Big Sigh. I’ve been trying to get the Thunderbolt 4 firmware updated on the snazzy new Lenovo ThinkPad X1 Carbon Gen 9 they sent me, but to no avail. Today, I observed that Win10 rollback works but Thunderbolt issues continue. Something gets weird when the PC reboots to do the firmware install. I see a short (and tiny) error message long enough to know it’s there, but definitely not long enough to read it, or interpret its significance.
When Win10 Rollback Works But Thunderbolt Issues Continue, Then What?
First, the good news. I elected to roll back my Windows 11 update on this machine and it not only went well, it finished in under 3 minutes. That’s amazing! It also confirmed that the Windows.old snapshot is of whatever vintage and state the OS was at the time of upgrade. All my account stuff remained clear and workable, thank goodness.
Now, the bad news. I remain unable to complete the firmware update successfully. That means Thunderbolt sees no devices on either of the PC’s two USB-C/Thunderbolt 4 ports. Bummer! It also means I’m sending this fish back to the pond (Lenovo, that is) with a request to return it when THEY can fix this driver issue. For me, Thunderbolt 4 is a big deal. I don’t think I can review this system without a working and capable Thunderbolt 4 connection for me to test performance, throughput, and so forth.
That said, the USB-3 Type A port is remarkably fast. I get better performance out of my old, tired mSATA drives on this machine (Samsung EVO SSDs in Sabrent mSATA enclosures) than I’ve ever seen before.
Do All Things Come to He Who Waits?
I guess I’ll be finding out. Tomorrow, I’ll fire off an email to the reviews coordinator, explain my situation, and let them know I’m sending the laptop back. It will be absolutely fascinating to see how they respond. I’m hopeful I’ll get a fixed (or replacement) laptop soon. If and when I do, I’ll start posting madly about what I see and learn. Right now, I just can’t go forward with a major subsystem on the fritz. Hope that makes sense…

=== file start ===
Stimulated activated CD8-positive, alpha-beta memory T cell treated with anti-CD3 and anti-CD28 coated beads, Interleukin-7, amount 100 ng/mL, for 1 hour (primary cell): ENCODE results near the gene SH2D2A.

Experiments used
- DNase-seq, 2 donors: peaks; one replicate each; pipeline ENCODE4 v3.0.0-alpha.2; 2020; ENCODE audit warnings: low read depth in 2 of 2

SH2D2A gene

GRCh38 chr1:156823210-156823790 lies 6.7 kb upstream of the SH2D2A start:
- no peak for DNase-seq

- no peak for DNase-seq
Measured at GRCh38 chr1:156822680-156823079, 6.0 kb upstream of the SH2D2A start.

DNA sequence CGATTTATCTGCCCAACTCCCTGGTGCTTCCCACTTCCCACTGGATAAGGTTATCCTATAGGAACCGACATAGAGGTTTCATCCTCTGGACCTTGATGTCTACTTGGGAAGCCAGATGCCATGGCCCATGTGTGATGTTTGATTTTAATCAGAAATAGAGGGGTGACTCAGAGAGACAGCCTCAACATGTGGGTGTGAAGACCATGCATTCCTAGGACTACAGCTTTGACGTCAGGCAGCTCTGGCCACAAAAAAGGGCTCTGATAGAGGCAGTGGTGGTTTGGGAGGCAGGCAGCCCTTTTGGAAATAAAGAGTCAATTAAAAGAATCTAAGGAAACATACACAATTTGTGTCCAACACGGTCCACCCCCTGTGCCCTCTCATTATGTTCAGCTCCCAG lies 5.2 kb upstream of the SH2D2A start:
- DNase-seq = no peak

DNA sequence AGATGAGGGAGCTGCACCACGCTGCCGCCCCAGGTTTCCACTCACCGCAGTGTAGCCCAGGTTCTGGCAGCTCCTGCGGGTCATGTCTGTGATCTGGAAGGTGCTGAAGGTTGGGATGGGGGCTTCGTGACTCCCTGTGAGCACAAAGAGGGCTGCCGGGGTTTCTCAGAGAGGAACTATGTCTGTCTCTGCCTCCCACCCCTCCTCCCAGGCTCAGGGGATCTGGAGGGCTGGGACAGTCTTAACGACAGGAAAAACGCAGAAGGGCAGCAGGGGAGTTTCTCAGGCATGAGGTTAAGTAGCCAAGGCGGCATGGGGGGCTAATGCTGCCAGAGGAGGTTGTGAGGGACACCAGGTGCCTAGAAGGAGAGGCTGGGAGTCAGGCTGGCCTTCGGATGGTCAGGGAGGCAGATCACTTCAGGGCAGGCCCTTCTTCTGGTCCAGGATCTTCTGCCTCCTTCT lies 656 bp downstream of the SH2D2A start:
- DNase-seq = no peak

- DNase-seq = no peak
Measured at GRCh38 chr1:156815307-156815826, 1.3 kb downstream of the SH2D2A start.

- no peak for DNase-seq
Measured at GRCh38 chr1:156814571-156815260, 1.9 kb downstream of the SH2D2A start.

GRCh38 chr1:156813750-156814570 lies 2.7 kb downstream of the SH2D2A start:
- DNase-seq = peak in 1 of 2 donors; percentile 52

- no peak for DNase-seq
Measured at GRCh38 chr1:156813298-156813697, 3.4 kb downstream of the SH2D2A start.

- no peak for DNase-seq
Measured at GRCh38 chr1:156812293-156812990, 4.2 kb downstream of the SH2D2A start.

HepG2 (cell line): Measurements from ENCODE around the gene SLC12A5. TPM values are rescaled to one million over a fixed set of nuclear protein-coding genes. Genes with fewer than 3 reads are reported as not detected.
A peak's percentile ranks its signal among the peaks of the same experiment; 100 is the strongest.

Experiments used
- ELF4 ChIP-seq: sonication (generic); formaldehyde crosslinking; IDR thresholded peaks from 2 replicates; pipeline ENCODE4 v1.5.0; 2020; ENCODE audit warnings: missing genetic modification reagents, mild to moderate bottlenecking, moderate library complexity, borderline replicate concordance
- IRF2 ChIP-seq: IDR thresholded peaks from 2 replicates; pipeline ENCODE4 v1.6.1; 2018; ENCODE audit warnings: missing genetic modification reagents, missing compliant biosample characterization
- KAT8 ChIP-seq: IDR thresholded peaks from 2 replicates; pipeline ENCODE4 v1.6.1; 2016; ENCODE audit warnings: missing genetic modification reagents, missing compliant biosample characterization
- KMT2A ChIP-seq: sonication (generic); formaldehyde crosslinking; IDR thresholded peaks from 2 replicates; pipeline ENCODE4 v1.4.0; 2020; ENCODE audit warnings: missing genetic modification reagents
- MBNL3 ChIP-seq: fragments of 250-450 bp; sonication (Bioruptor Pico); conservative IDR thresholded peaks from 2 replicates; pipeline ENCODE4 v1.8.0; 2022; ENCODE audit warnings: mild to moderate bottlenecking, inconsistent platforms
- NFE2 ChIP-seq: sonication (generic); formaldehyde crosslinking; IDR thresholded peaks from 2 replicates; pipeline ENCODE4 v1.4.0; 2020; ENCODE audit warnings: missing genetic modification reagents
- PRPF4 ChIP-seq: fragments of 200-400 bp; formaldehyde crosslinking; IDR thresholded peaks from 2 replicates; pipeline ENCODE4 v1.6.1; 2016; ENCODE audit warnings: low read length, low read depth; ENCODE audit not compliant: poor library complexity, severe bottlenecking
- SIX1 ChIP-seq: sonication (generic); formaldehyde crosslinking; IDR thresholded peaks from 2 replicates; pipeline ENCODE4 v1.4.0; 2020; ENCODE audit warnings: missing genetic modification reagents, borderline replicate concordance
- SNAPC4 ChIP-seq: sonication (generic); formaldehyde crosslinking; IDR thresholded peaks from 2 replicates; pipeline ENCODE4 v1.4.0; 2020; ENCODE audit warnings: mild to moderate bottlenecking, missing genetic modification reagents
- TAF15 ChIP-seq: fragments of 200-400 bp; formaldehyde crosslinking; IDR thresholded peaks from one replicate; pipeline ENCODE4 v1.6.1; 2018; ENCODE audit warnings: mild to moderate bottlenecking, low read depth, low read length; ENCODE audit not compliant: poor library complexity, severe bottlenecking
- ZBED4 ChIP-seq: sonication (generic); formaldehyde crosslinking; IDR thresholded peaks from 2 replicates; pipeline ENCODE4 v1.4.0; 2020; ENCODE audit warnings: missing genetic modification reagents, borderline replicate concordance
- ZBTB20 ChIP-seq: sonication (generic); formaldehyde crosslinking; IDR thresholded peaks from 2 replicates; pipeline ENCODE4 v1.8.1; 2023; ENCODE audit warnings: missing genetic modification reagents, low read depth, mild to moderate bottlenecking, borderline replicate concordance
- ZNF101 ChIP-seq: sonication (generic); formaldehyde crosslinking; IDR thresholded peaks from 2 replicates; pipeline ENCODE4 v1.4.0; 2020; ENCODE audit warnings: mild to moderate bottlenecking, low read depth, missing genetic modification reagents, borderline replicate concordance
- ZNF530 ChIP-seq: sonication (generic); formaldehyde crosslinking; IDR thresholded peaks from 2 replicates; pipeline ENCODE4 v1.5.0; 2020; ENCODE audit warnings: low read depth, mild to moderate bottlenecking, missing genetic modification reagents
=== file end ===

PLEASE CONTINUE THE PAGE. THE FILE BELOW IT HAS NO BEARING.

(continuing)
I noticed early this afternoon that my GeForce GTX 1070 GPU needed a driver update. The lead-in graphic shows the download size for the 496.13 version at 830.3 MB. When expanded and installed, that translates into 1.5 GB in the DriverStore (see RAPR screenshot below). That’s why I claim that Nvidia drivers gain considerable heft. The preceding version, as that same screencap shows, weighs in at a slighty-less-ginormous 1.3 GB. Heft!
Driver Store Explorer (RAPR.exe) shows some big driversizes for Nvidia stuff!
[Click image for full-sized view.]
As Nvidia Drivers Gain Considerable Heft, What to Do?
Clean up old ones, obviously! With that kind of space consumption you wouldn’t want to keep too many of them in the DriverStore. I will usually keep the previous version around for a week or so. I’ve been bitten in the past by new driver issues, and have learned to support rollback long enough to make sure everything’s OK.
I can remember only a couple of years ago, when Nvidia drivers routinely weighed in at 600-800 MB each. They’ve doubled in size since then as more bells, whistles and game tweaks get rolled up underneath their capacious umbrellas. Even then, I advised cleaning up if more than 2 copies reside in the DriverStore, and have personally seen that single cleanup maneuver — namely, removing older drivers from the store — free up 3-5 GB of disk space.
Note: by default, Windows 10 or 11 will allow an arbitrary number of versions of the same driver in the store. For big drivers this can produce unnecessary bloat. As you roll new Nvidia (or AMD Radeon) drivers in, make sure you also take the time to roll old ones out. Cheers!
Note: RAPR Pointer
If you’re not already familiar with the excellent Driver Store Explorer tool (aka RAPR.exe), download a free copy from its Github home page. An invaluable tool that I use myself at least once a month. All you have to do is click the “Select Old Driver(s)” button to clean up obsolete driverstore elements.